AT THE age of just 11, Akbal Singh Kang embarked on the journey of a lifetime.

Born in Punjab, India, he moved to Bradford with his family in 1961 to start a new life.

Akbal documented his family’s day-to-day experiences through photography, creating a glimpse into what life was like for newly arrived migrants in Bradford during a time of unprecedented social change.

Akbal’s poignant pictures have now been unveiled in an exhibition at the city’s National Science and Media Museum.

4,000 Miles from Home – which is at the museum until May – celebrates the “growth and journey” of migrant communities who left everything behind to find new opportunities on the other side of the world.

BELOW: Members of Akbal's family pose as he photographs them before a trip back home to India

Bradford Telegraph and Argus:

Over sixty years later, Akbal’s son, Gurj Kang, said he feels “overwhelmed” to see his father’s work being recognised.

“I’m incredibly honoured and privileged to have this archive and for my father to have been forward-thinking enough to capture these moments”, said Gurj, 39.

“He had a good understanding of the significance of time and events, and photography was an assertion of his identity – when he moved here, he knew what they were doing was something that needed to be recorded.

“He took the camera everywhere, so we have this amazing first-hand socio-historical documentation of the community from within, rather than from someone else looking in externally.

“It has made me realise the sacrifices he made, which have enabled us to grow, settle and be secure in this country.”

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ABOVE: A rare portrait of Akbal taken by someone else

Gurj, who grew up in Bradford and now lives in Leeds, said his dad “fell in love with the camera” and continued to take photos for “the rest of his life” until his death in 2008.

“My dad was born in Hoshiarpur. He came from a rural background and when people came from there to the UK, a lot couldn’t read or write”, he added.

“But he was able to capture progression.

“My grandfather was one of the founding members of the Indian Workers’ Association in Bradford in the 1960s, pushing for the unionisation of South Asian mill workers.

“My dad took pictures of himself and his friends embracing youth culture in Britain, going to the cinema and enjoying music – it was a completely new landscape for them, but one they really took on.

“Today, people can capture their lives using Instagram, but my dad was doing it back then.”

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ABOVE: Members of the Indian Workers' Association in 1960s Bradford, photographed by Akbal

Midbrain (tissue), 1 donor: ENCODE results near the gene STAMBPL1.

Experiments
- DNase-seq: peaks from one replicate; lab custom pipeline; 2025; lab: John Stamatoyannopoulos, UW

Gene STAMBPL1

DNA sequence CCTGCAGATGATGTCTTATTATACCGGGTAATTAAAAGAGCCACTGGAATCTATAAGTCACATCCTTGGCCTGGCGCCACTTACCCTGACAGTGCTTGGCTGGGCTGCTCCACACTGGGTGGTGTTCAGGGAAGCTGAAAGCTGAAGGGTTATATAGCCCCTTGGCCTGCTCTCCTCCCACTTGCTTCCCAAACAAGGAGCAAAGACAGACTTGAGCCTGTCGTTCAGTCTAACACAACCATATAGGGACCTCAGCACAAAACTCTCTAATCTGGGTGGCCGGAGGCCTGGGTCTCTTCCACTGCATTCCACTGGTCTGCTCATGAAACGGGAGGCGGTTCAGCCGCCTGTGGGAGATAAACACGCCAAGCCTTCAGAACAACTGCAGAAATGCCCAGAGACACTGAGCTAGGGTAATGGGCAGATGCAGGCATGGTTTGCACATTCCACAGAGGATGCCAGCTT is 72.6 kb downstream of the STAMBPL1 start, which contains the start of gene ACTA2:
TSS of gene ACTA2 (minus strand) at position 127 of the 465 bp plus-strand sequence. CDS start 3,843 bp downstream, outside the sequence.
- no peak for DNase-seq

BELOW: Akbal's football team (Akbal is on the far left), his friends on a visit to Blackpool and a photograph of him learning to drive. "The independence a car gave you was as crucial as the status it brought", said Gurj

Bradford Telegraph and Argus:

Bradford Telegraph and Argus:

Bradford Telegraph and Argus:

Akbal made national headlines in 1967, when the Fairfax School student became the first non-white head boy in England.

“He was the only non-white child at his school, so it was a massive achievement. Especially when you consider the rise of the right-wing and Enoch Powell’s Rivers of Blood speech around that time”, said Gurj.

BELOW: An official Fairfax School photo which shows Akbal as England's first non-white head boy

Bradford Telegraph and Argus:

“They recognised talent like my dad back then, which was going against the grain. It shows that Bradford was very progressive and understanding.

“It’s a success story of commonwealth migration, and it’s very poignant and beautiful that this exhibition is in Bradford, as these people who came to this city without any expectations or cultural awareness are now being celebrated here.

“It’s heart-warming and overwhelming for me to see their pictures in the city they made their home.

“It was really emotional for me to go and see it. When I walked in and saw pictures of my grandparents, it was amazing.”

Bradford Telegraph and Argus:

ABOVE: Akbal captures an engagement ceremony in Bradford

BELOW: Bibi Parkash Kaur acted as an informal leader in the community, helping to source work for newly arrived female migrants from South Asia

Bradford Telegraph and Argus:

In his adult life, Akbal Singh Kang went to university and worked in the textile industry.

“He studied textile technology at the University of Bradford, later developing and researching fibres as a career”, Gurj said.

Bradford Telegraph and Argus:

Bradford Telegraph and Argus:

ABOVE: Mill life in Bradford, as captured by Akbal

“The industrial heritage of Bradford wasn’t just something he embraced – it became his whole life.”

Gurj added that his father’s journey is a reminder that “everybody in their search for something better is joined by a common purpose”.

“It indicates a fearlessness in the human spirit, for them to overcome the challenges they faced”, he said.

BELOW: A university photo of Akbal being admitted to the Textile Institute in 1988

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“To be able to witness their journey is incredibly empowering for me.

“I’m into photography myself and I run community cinema in Headingley, so the power of the visual image is still with me.

“Our generation is evidence of our parents’ and grandparents’ vision for a better future and what they worked so hard for.”

For more information on the exhibition, visit

Gurj Kang can be found on Facebook and Instagram, and as @gurjkang1 and @canvas_beats on Twitter.